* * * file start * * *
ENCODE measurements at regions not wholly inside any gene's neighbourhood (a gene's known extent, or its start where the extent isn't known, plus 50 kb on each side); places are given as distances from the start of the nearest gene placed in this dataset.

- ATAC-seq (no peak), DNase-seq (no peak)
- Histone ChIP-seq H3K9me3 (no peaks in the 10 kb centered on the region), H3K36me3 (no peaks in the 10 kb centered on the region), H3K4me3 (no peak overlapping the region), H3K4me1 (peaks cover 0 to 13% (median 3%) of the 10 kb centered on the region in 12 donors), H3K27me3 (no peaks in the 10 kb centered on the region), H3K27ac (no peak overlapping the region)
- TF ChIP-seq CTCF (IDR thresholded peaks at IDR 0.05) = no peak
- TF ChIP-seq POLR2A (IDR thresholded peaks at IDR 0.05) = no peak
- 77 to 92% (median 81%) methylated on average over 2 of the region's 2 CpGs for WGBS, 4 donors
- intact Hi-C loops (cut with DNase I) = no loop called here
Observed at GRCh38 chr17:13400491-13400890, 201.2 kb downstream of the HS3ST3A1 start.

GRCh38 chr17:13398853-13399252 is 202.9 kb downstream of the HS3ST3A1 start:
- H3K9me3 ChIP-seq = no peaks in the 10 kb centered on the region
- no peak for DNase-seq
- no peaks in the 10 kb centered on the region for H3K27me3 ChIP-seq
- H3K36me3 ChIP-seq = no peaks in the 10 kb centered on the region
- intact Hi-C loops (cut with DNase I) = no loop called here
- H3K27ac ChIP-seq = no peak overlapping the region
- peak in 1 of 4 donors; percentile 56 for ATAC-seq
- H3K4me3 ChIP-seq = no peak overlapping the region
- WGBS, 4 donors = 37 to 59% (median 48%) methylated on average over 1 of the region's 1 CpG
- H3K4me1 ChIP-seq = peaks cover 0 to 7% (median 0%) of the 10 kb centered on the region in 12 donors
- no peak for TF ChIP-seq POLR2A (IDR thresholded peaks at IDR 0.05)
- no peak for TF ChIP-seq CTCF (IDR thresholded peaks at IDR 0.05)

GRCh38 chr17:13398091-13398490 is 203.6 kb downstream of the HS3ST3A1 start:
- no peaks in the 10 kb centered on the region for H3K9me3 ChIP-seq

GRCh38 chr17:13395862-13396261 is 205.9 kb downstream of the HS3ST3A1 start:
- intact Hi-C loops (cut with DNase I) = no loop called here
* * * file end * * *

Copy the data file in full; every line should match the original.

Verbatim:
ENCODE measurements at regions not wholly inside any gene's neighbourhood (a gene's known extent, or its start where the extent isn't known, plus 50 kb on each side); places are given as distances from the start of the nearest gene placed in this dataset.

- ATAC-seq (no peak), DNase-seq (no peak)
- Histone ChIP-seq H3K9me3 (no peaks in the 10 kb centered on the region), H3K36me3 (no peaks in the 10 kb centered on the region), H3K4me3 (no peak overlapping the region), H3K4me1 (peaks cover 0 to 13% (median 3%) of the 10 kb centered on the region in 12 donors), H3K27me3 (no peaks in the 10 kb centered on the region), H3K27ac (no peak overlapping the region)
- TF ChIP-seq CTCF (IDR thresholded peaks at IDR 0.05) = no peak
- TF ChIP-seq POLR2A (IDR thresholded peaks at IDR 0.05) = no peak
- 77 to 92% (median 81%) methylated on average over 2 of the region's 2 CpGs for WGBS, 4 donors
- intact Hi-C loops (cut with DNase I) = no loop called here
Observed at GRCh38 chr17:13400491-13400890, 201.2 kb downstream of the HS3ST3A1 start.

GRCh38 chr17:13398853-13399252 is 202.9 kb downstream of the HS3ST3A1 start:
- H3K9me3 ChIP-seq = no peaks in the 10 kb centered on the region
- no peak for DNase-seq
- no peaks in the 10 kb centered on the region for H3K27me3 ChIP-seq
- H3K36me3 ChIP-seq = no peaks in the 10 kb centered on the region
- intact Hi-C loops (cut with DNase I) = no loop called here
- H3K27ac ChIP-seq = no peak overlapping the region
- peak in 1 of 4 donors; percentile 56 for ATAC-seq
- H3K4me3 ChIP-seq = no peak overlapping the region
- WGBS, 4 donors = 37 to 59% (median 48%) methylated on average over 1 of the region's 1 CpG
- H3K4me1 ChIP-seq = peaks cover 0 to 7% (median 0%) of the 10 kb centered on the region in 12 donors
- no peak for TF ChIP-seq POLR2A (IDR thresholded peaks at IDR 0.05)
- no peak for TF ChIP-seq CTCF (IDR thresholded peaks at IDR 0.05)

GRCh38 chr17:13398091-13398490 is 203.6 kb downstream of the HS3ST3A1 start:
- no peaks in the 10 kb centered on the region for H3K9me3 ChIP-seq

GRCh38 chr17:13395862-13396261 is 205.9 kb downstream of the HS3ST3A1 start:
- intact Hi-C loops (cut with DNase I) = no loop called here